Among the very simple gains from the day was an introduction to the possibilities of Google Docs. This comes as no surprise to the rest of the world, I’m sure, but I really have not moved out of the structured environs of a office software suite and/or a learning management system. IN my very brief exposure, google docs made these methods of doing work seems really quite clunky and inconvenient, though I haven’t actually tried to work with Google docs at this point. I really want to figure out a way of conducting some of my basic work in this environment, with shared documents in the cloud. We need to be having upside down meetings in some respect–where a lot of stuff gets done in virtual or distanced environments so that face to face meetings can be used for other kinds of high level issues. I’m not sure where to begin, but I want to experiment a little more personally and then see if there’s any way of incorporating it in to some of the meetings I’m responsible for as a dean.

David and I both agreed that we were terribly out of our league when it came to understanding some of the basic language and references to what was going on. We are both disappointed that we won’t be able to come back tomorrow since we both intuited in some sense that it would be better to gain this knowledge by actually plunging in and trying to make sense of what people are doing on actual projects, rather than trying to fill in all the background before we ever get started. If I’m right that this is a great deal about gaining facility in a language, I think both David and I arrived at the conclusion that it would be better to somehow learn by immersion rather than believing that we should learn all the grammatical rules. In that sense, maybe there is no right place to start, and we just have to have a practical goal. Where would we like to get in the landscape and start walking there. We’ll figure out what we need as we go along.

A couple of final notes:

I am getting too old to get up at 4:00 after going to bed at 11:30.

Trying to keep up with Facebook while also listening to a lecture does not work, no matter what my students say.

Cosmopolis, My Home Town

In my first school years growing up as a child of American missionaries in Papua New Guinea, my friends and I lined up outside our two-room school house every day, stood to attention, and sang “God Save the Queen” to the raising of the Australian flag.  We played soccer at recess.  And cricket.  I learned quickly to speak a fluent pidgin–the standard language of commerce and conversion among the 1000 different language groups on the Island–and probably spoke as much pidgin in my four years there as I did English.  By the end of the first six months I spoke with an Aussie accent.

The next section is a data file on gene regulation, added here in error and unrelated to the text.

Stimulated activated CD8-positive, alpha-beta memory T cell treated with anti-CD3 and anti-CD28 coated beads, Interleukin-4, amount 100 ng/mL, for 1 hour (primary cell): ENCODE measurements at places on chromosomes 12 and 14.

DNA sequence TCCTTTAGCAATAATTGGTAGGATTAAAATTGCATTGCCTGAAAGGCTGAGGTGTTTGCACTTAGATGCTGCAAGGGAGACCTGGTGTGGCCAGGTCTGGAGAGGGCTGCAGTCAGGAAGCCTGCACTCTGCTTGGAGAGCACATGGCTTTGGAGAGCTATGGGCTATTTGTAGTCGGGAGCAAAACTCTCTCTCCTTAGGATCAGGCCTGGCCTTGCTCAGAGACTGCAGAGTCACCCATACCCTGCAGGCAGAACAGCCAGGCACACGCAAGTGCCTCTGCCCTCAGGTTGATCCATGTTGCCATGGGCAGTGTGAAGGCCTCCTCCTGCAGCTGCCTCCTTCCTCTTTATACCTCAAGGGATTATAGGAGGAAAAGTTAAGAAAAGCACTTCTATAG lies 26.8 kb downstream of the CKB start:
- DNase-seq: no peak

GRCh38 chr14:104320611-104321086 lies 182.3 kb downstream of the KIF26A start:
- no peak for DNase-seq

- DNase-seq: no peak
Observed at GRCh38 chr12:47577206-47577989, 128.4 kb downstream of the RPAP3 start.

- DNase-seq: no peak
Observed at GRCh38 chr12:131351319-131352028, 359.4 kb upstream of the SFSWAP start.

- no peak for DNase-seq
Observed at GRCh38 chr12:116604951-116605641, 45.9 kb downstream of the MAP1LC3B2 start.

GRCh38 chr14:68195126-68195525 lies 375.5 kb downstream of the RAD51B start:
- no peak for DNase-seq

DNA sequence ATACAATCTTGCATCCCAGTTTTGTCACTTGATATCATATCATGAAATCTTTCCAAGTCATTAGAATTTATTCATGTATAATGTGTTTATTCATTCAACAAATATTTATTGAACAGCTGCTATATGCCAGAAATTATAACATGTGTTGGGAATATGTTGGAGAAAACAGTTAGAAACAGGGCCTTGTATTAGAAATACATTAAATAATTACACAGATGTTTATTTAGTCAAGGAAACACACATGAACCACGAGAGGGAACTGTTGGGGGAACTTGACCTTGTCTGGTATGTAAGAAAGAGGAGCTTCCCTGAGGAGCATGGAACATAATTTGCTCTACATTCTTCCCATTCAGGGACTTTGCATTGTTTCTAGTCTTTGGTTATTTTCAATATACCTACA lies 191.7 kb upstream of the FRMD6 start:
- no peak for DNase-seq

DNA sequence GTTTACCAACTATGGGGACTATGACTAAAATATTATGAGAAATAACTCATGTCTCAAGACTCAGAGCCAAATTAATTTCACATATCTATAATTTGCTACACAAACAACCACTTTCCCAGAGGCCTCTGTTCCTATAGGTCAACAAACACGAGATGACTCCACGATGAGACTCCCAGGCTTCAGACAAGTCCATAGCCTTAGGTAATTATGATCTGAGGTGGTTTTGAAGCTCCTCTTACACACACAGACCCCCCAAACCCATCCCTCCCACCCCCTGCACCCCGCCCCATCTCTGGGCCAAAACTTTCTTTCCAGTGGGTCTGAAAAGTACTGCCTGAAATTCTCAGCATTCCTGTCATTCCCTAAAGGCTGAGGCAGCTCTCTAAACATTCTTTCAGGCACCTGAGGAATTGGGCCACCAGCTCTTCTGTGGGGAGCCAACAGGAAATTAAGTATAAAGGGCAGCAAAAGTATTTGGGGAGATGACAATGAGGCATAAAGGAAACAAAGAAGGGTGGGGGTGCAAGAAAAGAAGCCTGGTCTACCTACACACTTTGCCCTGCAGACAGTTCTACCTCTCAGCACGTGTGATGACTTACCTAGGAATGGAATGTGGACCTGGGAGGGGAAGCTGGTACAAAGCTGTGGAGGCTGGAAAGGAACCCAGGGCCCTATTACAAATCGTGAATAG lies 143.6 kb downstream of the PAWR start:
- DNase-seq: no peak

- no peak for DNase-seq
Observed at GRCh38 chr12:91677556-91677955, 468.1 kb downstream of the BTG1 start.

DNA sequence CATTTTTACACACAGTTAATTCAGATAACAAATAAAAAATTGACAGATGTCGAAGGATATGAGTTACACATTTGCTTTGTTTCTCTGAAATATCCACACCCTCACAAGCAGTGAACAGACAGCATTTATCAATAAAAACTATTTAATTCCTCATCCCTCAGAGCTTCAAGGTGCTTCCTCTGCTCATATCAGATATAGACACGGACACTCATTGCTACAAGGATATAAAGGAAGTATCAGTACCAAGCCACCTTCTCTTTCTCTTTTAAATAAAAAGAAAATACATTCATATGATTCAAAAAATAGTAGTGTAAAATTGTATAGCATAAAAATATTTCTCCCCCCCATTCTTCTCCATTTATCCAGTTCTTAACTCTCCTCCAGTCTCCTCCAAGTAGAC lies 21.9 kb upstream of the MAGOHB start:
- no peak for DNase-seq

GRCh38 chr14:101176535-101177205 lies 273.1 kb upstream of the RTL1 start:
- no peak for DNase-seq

At the same time my friends and I were fiercely loyal Americans, even though America was mostly an idea our parents talked about.  A place in pictures we inhabited in the Polaroid versions of our infant selves.  I proudly proclaimed myself a Texan even though I had spent only the first two years of my life in Texas and had no living memory of it except hazy dream flashes of a  visit to a beach in Galveston.  Once, erudite already at the age of seven and reading my way through the World Book Encyclopedia, I proclaimed confidently that Australia was as big as the continental United States.  Fisticuffs ensued. My friends in utter disbelief that anything in the world could be so large as America–so large did it loom in our telescopic imaginations–and in disbelief too that I would have the temerity to state the blasphemy out loud.

I think this urgency to be American was born somehow out of an intuited recognition of our placelessness.  It was a longing to belong somewhere, and an acknowledgement that somehow, despite appearances, we were not entirely sure we belonged where we were. Unlike most of my friends, I returned to the States after only four years.  I shed my Aussie accent hurriedly.  When my father came to my third grade classroom in Bethany, Oklahoma, I refused to speak pidgin with him, embarrassed, pretending to forget.  No one played soccer.  No one had heard of cricket.  I semi-learned to throw a baseball, though my wife still throws better than I do.  For the first year back in the states, I rooted for the Texas Longhorns, before finally getting religion sometime right around 1970.  I’ve been a Sooner fan in good standing ever since.